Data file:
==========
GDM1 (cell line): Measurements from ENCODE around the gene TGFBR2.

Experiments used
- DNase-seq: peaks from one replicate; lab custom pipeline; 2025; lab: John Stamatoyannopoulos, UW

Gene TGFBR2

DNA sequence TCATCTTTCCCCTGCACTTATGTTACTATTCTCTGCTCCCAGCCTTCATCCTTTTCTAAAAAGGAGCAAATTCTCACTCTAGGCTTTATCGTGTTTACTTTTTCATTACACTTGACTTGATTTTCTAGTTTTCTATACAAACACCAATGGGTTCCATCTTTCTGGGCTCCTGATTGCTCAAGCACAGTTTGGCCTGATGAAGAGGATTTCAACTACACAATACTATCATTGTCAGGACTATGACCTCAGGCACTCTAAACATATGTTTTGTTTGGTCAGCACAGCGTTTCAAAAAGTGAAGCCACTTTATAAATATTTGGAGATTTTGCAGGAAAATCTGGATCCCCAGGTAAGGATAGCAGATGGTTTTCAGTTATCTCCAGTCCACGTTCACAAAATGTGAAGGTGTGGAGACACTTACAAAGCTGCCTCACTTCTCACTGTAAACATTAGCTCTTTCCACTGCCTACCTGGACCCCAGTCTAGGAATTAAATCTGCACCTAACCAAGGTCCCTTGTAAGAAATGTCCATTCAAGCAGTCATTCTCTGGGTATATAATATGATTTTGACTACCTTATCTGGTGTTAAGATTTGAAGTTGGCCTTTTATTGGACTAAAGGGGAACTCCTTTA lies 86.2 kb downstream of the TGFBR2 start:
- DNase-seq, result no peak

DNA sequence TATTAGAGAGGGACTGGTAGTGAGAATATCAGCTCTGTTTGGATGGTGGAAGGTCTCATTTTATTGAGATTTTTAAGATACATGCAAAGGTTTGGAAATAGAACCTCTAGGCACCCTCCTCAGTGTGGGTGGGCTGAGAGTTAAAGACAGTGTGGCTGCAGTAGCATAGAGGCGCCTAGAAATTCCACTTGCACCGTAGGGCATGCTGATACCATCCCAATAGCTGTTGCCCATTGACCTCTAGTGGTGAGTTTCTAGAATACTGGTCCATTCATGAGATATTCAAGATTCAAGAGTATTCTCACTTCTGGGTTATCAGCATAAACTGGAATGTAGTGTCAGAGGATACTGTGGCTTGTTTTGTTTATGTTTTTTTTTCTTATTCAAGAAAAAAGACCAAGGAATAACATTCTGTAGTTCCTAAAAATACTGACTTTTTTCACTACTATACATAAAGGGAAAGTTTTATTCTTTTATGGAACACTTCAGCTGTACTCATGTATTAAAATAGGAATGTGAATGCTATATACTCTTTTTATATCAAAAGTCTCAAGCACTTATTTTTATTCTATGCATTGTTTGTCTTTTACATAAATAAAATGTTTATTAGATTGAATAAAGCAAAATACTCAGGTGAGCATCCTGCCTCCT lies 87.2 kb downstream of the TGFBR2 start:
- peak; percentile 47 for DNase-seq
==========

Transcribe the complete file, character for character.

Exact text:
GDM1 (cell line): Measurements from ENCODE around the gene TGFBR2.

Experiments used
- DNase-seq: peaks from one replicate; lab custom pipeline; 2025; lab: John Stamatoyannopoulos, UW

Gene TGFBR2

DNA sequence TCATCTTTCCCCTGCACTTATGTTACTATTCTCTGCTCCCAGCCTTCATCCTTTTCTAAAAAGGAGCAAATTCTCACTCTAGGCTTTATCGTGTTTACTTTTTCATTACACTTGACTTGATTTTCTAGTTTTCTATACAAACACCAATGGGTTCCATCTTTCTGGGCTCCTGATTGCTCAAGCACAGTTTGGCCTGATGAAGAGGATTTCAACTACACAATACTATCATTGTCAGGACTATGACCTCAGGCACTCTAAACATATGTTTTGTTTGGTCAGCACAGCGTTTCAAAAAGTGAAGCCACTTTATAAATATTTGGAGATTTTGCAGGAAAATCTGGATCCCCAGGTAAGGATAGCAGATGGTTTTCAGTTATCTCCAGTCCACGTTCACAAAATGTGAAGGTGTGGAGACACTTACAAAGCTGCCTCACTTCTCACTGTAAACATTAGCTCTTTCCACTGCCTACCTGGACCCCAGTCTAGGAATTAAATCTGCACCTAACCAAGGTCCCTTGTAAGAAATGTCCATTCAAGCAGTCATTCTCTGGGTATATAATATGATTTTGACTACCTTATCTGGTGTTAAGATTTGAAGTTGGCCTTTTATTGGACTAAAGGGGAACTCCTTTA lies 86.2 kb downstream of the TGFBR2 start:
- DNase-seq, result no peak

DNA sequence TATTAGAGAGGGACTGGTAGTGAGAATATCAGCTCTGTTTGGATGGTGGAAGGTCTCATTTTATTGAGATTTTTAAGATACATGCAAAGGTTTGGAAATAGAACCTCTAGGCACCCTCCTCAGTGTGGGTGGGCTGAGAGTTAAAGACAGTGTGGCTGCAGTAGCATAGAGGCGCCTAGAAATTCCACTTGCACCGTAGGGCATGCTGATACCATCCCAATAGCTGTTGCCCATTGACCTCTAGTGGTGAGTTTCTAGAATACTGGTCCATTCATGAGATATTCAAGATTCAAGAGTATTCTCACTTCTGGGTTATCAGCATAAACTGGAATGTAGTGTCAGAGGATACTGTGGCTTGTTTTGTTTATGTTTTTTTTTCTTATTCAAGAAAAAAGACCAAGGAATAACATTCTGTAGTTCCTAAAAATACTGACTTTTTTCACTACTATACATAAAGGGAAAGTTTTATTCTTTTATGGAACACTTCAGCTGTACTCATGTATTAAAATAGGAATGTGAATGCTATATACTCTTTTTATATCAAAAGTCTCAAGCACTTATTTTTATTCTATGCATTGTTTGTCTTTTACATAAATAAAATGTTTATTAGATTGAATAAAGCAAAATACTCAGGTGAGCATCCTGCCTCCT lies 87.2 kb downstream of the TGFBR2 start:
- peak; percentile 47 for DNase-seq